AIS Chapter 6 Computer Fraud and Abuse Techniques

78 terms by Albino_Ryno

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FHSU AIS class.

adware

software that collects and forwards data to advertising companies or causes banner ads to pop up as the Internet is surfed

carding

Verifying credit card validity; buying and selling stolen credit cards.

data diddling

changing data before, during, or after it is entered into the system

data leakage

unauthorized copying of company data

denial-of-service attack

An attack designed to make computer resources unavailable to its users

dictionary attack

using software to guess company addresses, send employees blank e-mails, and add unreturned messages to spammer e-mail lists

eavesdropping

listening to private voice or data transmissions

economic espionage

theft of information, trade secrets and intellectual property

e-mail spoofing

making a sender address and other parts of an e-mail header appear as though the e-mail originated from a different source

hacking

unauthorized access, modification or use of computer system, usually by means of a PC and a communications network.

hijacking

gaining control of someone else's computer for illicit activities

key logger

using spyware to record a user's keystrokes

logic bombs and time bombs

software that sits idle until a specified circumstances or time triggers it, destroying programs, data or both

malware

software that can be used to do harm

packet sniffing

inspecting information packets as they travel the Internet and other networks

phishing

communications that request recipients to disclose confidential information by responding to an e-mail or visiting a website

phreaking

attacking phone systems to get free phone access; using phone lines to transmit viruses and to access, steal and destroy data

piggybacking

clandestine use of someone's wi-fi network

piggybacking

tapping into a communications line and entering a system by latching onto a legitimate user

piggybacking

bypassing physical security controls by entering a secure door when an authorized person opens it

round-down fraud

truncating interest calculations at two decimal places and placing truncated amounts in the perpetrator's account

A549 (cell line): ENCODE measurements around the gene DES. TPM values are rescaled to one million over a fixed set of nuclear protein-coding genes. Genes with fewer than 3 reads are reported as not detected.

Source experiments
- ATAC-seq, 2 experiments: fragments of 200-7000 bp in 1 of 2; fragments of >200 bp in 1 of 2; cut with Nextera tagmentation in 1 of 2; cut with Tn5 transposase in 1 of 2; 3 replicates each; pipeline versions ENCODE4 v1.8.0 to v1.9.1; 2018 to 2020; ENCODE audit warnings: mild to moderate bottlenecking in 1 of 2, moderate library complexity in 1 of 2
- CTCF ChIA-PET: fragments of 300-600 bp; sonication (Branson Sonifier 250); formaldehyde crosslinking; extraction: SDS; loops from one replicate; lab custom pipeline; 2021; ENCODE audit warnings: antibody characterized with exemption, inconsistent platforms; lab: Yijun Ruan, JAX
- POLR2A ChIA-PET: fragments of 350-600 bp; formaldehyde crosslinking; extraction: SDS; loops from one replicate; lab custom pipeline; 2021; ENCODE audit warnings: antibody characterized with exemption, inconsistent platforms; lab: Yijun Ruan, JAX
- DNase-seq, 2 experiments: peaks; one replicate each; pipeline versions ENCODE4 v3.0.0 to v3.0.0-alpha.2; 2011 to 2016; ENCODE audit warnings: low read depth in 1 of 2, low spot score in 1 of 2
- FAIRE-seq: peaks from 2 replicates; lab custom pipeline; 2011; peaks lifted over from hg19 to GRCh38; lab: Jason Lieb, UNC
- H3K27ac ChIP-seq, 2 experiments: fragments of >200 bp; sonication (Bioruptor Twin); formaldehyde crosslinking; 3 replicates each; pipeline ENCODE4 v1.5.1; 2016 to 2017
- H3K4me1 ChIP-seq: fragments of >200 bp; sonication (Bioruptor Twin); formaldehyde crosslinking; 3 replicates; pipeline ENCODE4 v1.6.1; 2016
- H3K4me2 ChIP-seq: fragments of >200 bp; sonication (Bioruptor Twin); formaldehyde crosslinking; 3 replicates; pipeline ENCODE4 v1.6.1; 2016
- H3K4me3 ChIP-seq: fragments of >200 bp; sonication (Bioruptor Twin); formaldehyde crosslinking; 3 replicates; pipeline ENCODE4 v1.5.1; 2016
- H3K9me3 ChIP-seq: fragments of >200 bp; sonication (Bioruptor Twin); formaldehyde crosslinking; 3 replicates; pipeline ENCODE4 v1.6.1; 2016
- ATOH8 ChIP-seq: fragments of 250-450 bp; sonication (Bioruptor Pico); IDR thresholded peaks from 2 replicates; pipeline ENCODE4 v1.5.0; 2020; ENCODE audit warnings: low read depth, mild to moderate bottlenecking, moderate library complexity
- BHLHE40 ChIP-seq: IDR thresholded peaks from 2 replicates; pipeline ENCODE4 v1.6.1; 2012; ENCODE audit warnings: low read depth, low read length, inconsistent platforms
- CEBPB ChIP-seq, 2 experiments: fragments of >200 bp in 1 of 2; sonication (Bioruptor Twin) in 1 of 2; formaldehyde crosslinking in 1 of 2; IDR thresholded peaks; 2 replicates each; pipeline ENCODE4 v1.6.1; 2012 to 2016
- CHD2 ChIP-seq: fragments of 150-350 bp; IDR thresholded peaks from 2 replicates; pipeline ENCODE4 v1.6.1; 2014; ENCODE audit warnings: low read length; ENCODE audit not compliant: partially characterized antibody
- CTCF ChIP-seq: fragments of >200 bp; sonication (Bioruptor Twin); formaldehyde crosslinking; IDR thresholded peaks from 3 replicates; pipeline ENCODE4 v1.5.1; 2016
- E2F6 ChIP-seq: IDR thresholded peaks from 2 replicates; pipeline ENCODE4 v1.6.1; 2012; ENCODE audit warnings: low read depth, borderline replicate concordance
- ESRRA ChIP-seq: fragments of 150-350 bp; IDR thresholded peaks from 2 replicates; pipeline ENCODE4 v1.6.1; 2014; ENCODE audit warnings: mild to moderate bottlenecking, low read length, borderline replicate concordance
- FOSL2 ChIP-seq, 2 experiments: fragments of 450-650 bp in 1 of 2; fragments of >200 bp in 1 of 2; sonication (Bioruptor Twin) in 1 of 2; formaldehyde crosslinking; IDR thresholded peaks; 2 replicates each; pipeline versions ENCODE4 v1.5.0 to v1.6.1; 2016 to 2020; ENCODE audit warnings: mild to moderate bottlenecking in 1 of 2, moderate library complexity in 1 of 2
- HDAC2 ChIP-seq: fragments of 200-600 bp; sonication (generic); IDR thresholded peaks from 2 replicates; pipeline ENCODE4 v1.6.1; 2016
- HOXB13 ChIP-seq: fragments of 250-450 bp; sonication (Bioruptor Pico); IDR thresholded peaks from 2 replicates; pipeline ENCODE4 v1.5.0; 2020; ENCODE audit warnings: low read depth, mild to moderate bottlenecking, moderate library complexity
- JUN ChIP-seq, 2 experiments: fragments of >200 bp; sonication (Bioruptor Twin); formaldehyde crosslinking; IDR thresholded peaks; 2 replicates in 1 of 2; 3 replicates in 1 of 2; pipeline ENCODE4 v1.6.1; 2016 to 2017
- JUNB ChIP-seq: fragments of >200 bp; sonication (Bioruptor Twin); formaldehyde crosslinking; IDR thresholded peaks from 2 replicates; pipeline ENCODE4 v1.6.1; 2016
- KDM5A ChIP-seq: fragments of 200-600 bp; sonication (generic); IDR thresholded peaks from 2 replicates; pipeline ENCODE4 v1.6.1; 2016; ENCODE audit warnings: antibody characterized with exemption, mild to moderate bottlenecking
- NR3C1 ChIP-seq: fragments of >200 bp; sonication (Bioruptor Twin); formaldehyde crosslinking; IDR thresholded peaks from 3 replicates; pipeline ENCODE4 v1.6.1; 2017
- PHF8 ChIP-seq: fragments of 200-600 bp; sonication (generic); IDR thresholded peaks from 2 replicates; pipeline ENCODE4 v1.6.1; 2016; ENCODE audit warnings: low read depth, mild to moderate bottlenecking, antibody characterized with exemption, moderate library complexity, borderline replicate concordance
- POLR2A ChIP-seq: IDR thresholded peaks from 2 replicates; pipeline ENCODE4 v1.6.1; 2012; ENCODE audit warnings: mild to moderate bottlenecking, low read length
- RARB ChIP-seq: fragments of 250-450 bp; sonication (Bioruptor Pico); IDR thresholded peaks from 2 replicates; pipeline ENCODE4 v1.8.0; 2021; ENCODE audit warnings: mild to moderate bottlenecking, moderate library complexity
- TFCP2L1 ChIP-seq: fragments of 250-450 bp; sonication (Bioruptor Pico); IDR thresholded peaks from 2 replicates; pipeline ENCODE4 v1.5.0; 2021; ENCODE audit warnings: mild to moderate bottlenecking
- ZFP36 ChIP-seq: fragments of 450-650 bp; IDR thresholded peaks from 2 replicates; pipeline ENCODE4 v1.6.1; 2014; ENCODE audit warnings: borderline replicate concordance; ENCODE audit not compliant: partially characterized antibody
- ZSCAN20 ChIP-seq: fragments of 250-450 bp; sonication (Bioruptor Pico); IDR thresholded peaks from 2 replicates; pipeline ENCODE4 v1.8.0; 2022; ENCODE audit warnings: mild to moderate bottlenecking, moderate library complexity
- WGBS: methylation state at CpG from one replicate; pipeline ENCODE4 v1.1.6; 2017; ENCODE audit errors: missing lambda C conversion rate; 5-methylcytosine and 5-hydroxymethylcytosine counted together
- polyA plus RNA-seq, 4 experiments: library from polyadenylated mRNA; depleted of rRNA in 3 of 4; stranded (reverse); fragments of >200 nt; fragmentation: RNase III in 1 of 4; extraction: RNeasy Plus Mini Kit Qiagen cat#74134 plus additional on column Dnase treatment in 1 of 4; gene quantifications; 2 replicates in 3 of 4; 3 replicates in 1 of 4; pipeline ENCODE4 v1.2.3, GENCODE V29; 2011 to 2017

salami technique

stealing tiny slices of money over time

scavenging / dumpster diving

searching for confidential information by searching for documents and records in garbage cans, communal trash bins and city dumps

sexting

exchanging explicit text messages and pictures

shoulder surfing

watching or listening to people enter or disclose confidential data

social engineering

techniques that trick a person into disclosing confidential information

spamming

e-mailing an unsolicited message to many people at the same time

spyware

software that monitors computing habits and sends that data to someone else, often without the user's permission

spoofing

making electronic communications look like someone else sent it

superzapping

using special software to bypass system controls and perform illegal acts

trap door

a back door into a system that bypasses normal system controls

virus

executable code that attaches itself to software, replaces itself, and spreads to other systems or files. Triggered by a predefined event, it damages system resources or displays messages.

worm

Similar to a virus; a program rather than a code segment hidden in a host program. Actively transmits itself to other systems. It usually does not live long but is quite destructive while alive.

Address Resolution Protocol (ARP) spoofing

Sending fake ARP messages to an Ethernet LAN. ARP is a computer networking protocol for determining a network hots's hardware address when only its IP or network address is known.

Bluebugging

Taking control of someone else's phone to make calls, send texts, listen to phone calls or read their texts.

Bluesnarfing

Stealing contact lists, images, and other data from other devices using Bluetooth.

Botnet, bot herders

a network of hijacked computers. Bot herders use these hijacked computers, called zombies, in a variety of Internet attacks.

Buffer overflow attack

Inputting so much data that the input buffer overflows. The overflow contains code that takes control of the computer

Caller ID spoofing

Displaying and incorrect number on the recipient's caller ID display to hide the identity of the caller.

Chipping

Planting a chip that records transaction data in a legitimate credit card reader.